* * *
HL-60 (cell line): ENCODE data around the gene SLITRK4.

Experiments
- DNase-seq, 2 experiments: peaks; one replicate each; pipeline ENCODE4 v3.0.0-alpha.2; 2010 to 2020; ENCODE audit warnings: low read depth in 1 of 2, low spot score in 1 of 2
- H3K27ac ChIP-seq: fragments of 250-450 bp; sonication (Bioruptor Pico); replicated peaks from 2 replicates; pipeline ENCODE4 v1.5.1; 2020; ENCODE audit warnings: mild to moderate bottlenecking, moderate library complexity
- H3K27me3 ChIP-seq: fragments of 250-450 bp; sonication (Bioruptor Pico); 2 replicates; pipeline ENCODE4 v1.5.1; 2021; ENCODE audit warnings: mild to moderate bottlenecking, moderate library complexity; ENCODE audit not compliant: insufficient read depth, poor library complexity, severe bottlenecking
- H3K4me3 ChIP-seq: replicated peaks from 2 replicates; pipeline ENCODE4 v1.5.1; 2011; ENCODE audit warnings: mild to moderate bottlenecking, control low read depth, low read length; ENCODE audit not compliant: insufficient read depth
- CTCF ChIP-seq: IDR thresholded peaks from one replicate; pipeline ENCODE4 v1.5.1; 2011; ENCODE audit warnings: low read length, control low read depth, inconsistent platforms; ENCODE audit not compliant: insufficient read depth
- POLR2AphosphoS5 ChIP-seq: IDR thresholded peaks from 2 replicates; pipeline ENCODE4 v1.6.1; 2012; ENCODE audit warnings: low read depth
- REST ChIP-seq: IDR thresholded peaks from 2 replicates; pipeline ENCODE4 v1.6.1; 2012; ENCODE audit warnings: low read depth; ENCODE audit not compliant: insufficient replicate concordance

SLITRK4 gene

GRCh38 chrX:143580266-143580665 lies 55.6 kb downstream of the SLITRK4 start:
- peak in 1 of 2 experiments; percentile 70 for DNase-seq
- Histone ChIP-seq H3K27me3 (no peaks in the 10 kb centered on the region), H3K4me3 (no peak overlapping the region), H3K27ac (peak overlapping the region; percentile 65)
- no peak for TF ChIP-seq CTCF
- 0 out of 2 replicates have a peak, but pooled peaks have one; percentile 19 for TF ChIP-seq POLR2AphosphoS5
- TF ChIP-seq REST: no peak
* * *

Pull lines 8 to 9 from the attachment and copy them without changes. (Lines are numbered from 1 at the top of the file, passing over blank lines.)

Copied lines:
- POLR2AphosphoS5 ChIP-seq: IDR thresholded peaks from 2 replicates; pipeline ENCODE4 v1.6.1; 2012; ENCODE audit warnings: low read depth
- REST ChIP-seq: IDR thresholded peaks from 2 replicates; pipeline ENCODE4 v1.6.1; 2012; ENCODE audit warnings: low read depth; ENCODE audit not compliant: insufficient replicate concordance